Iraqi civilian deaths climb again
War-related fatalities rose in August, the second month in a row, suggesting that the U.S. troop increase has had little effect.
BAGHDAD -- Bombings, sectarian slayings and other violence related to the war killed at least 1,773 Iraqi civilians in August, the second month in a row that civilian deaths have risen, according to government figures obtained Friday.And what do the Iraqis think about the surge?
In July, the civilian death toll was 1,753, and in June it was 1,227. The numbers are based on morgue, hospital and police records and come from officials in the ministries of Health, Defense and the Interior. The statistics appear to indicate that the increase in troops ordered by President Bush this year has done little to curb civilian bloodshed, despite U.S. military statements to the contrary.
The latest Iraqi government figures show that from an initial drop in civilian deaths after the president's plan was launched Feb. 13, deaths quickly climbed back nearly to previous levels.
The numbers indicate that even if the number of attacks has dropped, their lethality may have increased.
A man who identified himself as Khaldoon, a blacksmith living in the mainly Shiite Muslim area of Hurriya in west Baghdad, said he felt secure there only because Shiite militiamen patrolled the streets. He said his cousin, also Shiite, had been killed recently because he had gone into a Sunni Muslim neighborhood.Of course none of this has stopped Bush:
"The government keeps on feeding us lies on TV, saying that there is progress in such-and-such place or that the services are getting better in some places, but it's all propaganda," said Rana Wajid, a Christian woman living in the mainly Sunni area of Dora, in south Baghdad.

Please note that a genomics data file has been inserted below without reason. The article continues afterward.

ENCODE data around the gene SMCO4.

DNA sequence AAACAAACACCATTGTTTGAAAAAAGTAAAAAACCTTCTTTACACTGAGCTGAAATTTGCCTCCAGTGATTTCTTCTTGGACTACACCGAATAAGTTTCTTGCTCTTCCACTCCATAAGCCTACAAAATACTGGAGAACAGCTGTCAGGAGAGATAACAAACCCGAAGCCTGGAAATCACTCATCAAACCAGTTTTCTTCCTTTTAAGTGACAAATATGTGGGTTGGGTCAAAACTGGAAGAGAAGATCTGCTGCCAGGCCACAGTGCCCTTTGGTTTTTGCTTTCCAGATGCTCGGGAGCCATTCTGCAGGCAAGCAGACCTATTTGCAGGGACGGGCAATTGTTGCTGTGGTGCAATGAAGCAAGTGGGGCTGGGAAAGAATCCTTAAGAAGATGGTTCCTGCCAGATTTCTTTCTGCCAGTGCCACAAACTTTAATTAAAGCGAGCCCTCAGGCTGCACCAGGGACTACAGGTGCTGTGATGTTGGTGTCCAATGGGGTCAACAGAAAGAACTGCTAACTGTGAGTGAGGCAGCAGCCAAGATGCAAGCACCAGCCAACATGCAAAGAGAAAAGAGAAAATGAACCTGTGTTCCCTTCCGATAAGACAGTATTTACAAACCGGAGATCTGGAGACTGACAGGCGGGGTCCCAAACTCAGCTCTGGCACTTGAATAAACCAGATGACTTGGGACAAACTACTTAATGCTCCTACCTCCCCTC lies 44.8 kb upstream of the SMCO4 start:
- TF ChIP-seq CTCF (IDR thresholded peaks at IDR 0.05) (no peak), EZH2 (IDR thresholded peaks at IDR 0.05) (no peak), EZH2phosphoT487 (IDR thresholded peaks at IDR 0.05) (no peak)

Most Iraqis interviewed recently about their views on the military plan said security would not improve unless the country's political leaders resolved their differences.
Vali Nasr, a Middle East expert at the Council on Foreign Relations, agreed.
"It is the political impasse that is causing the security problem, and it is the political impasse that has to be solved if there is to be an end to the fighting," he said.
That has not stopped Mr. Bush from making an impassioned defense of the increase in American troops that he ordered in January, making the judgment that the new strategy was working and deserved a chance to continue doing so. In recent speeches, Mr. Bush has highlighted what he and others have called an improvement in security in Iraq and signs of political compromise that have so far been absent among Iraq’s political leaders.Of course Bush has every reason to be confident that he will get his way as it appears that the Democrats have still failed to grow a spine. And of course it also helps that the MSM continues to report the administration's lies as the truth.
Other reports — including a National Intelligence Estimate released last week, an early draft of a Government Accountability Office study, and a grim assessment of the Iraqi national police by a commission established by Congress — have tempered some of Mr. Bush’s claims, setting the stage for a furious debate with lawmakers in September.